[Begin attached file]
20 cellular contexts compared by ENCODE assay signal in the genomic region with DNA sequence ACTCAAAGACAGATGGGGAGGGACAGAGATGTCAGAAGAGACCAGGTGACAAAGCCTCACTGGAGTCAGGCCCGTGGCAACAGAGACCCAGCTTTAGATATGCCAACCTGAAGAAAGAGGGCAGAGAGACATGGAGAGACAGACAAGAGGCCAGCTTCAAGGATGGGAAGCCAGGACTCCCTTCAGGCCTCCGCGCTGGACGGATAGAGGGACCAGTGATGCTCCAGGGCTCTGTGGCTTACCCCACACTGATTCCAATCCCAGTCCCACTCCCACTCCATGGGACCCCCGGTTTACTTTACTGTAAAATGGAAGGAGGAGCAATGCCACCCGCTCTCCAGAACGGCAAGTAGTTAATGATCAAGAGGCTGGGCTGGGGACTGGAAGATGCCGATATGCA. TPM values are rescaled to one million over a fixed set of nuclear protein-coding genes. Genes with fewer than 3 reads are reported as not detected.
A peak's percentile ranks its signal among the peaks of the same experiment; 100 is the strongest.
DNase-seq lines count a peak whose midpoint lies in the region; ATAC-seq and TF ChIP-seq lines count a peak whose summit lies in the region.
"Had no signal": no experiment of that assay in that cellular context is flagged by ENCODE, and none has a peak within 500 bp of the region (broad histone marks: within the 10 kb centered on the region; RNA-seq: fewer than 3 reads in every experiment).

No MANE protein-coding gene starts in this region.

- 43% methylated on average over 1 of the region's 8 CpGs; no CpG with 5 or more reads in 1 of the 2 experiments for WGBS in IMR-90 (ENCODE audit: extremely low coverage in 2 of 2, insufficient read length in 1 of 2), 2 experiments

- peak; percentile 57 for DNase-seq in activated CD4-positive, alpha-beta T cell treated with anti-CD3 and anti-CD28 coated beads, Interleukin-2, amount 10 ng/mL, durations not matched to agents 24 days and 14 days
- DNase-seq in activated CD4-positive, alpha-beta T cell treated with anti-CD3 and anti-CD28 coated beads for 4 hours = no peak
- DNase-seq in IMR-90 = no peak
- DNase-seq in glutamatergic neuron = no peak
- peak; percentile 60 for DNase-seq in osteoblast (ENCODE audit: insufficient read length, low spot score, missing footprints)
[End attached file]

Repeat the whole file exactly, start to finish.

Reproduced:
20 cellular contexts compared by ENCODE assay signal in the genomic region with DNA sequence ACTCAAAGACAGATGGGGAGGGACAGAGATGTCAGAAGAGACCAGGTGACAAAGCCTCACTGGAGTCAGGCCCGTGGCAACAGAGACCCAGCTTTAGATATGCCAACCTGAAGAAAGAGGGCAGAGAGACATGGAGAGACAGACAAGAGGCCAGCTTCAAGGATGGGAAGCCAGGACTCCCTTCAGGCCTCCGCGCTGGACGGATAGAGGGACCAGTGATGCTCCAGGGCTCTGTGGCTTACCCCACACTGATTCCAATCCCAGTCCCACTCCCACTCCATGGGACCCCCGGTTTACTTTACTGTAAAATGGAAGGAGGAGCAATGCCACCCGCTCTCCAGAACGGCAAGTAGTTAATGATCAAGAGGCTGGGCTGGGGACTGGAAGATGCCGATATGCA. TPM values are rescaled to one million over a fixed set of nuclear protein-coding genes. Genes with fewer than 3 reads are reported as not detected.
A peak's percentile ranks its signal among the peaks of the same experiment; 100 is the strongest.
DNase-seq lines count a peak whose midpoint lies in the region; ATAC-seq and TF ChIP-seq lines count a peak whose summit lies in the region.
"Had no signal": no experiment of that assay in that cellular context is flagged by ENCODE, and none has a peak within 500 bp of the region (broad histone marks: within the 10 kb centered on the region; RNA-seq: fewer than 3 reads in every experiment).

No MANE protein-coding gene starts in this region.

- 43% methylated on average over 1 of the region's 8 CpGs; no CpG with 5 or more reads in 1 of the 2 experiments for WGBS in IMR-90 (ENCODE audit: extremely low coverage in 2 of 2, insufficient read length in 1 of 2), 2 experiments

- peak; percentile 57 for DNase-seq in activated CD4-positive, alpha-beta T cell treated with anti-CD3 and anti-CD28 coated beads, Interleukin-2, amount 10 ng/mL, durations not matched to agents 24 days and 14 days
- DNase-seq in activated CD4-positive, alpha-beta T cell treated with anti-CD3 and anti-CD28 coated beads for 4 hours = no peak
- DNase-seq in IMR-90 = no peak
- DNase-seq in glutamatergic neuron = no peak
- peak; percentile 60 for DNase-seq in osteoblast (ENCODE audit: insufficient read length, low spot score, missing footprints)